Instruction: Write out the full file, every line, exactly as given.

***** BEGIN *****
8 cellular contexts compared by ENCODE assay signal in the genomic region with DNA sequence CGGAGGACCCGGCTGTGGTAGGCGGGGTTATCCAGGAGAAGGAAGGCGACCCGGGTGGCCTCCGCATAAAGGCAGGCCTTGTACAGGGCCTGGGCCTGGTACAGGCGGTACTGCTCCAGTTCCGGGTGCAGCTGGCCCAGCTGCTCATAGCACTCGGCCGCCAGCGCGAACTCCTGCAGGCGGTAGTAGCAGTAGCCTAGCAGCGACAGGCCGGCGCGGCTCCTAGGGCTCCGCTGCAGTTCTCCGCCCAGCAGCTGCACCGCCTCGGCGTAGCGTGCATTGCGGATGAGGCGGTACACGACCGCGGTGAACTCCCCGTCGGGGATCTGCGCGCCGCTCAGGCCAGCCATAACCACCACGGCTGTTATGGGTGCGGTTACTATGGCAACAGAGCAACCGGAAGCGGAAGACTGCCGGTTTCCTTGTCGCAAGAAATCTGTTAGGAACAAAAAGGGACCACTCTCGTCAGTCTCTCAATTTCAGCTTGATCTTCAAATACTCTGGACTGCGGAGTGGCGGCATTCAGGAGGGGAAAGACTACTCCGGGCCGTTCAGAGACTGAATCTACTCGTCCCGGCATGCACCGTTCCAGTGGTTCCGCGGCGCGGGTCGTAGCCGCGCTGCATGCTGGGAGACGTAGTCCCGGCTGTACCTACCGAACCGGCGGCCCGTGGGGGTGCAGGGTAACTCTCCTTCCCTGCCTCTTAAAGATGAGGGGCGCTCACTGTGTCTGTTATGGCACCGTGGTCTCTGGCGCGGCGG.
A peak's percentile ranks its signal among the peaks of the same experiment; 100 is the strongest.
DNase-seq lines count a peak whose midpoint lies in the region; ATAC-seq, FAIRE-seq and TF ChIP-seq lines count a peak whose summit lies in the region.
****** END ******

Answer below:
8 cellular contexts compared by ENCODE assay signal in the genomic region with DNA sequence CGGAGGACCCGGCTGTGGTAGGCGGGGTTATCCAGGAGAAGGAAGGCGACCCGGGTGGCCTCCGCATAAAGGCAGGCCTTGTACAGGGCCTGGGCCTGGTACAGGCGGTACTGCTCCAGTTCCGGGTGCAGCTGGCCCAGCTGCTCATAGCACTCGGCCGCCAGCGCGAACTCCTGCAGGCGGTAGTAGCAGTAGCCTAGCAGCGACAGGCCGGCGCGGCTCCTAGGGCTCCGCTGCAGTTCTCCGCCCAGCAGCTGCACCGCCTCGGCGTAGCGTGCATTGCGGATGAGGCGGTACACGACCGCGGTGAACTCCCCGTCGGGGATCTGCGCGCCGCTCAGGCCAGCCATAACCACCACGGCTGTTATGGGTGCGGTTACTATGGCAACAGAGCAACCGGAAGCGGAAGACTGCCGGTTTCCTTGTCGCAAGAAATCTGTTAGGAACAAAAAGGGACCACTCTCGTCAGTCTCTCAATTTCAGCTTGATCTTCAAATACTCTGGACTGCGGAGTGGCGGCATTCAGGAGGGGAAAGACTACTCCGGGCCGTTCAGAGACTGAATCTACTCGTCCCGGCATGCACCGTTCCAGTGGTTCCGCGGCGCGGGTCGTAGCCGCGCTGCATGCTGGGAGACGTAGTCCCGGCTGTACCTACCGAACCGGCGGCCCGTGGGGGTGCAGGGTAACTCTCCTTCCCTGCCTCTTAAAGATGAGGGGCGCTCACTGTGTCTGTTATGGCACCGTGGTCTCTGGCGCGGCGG.
A peak's percentile ranks its signal among the peaks of the same experiment; 100 is the strongest.
DNase-seq lines count a peak whose midpoint lies in the region; ATAC-seq, FAIRE-seq and TF ChIP-seq lines count a peak whose summit lies in the region.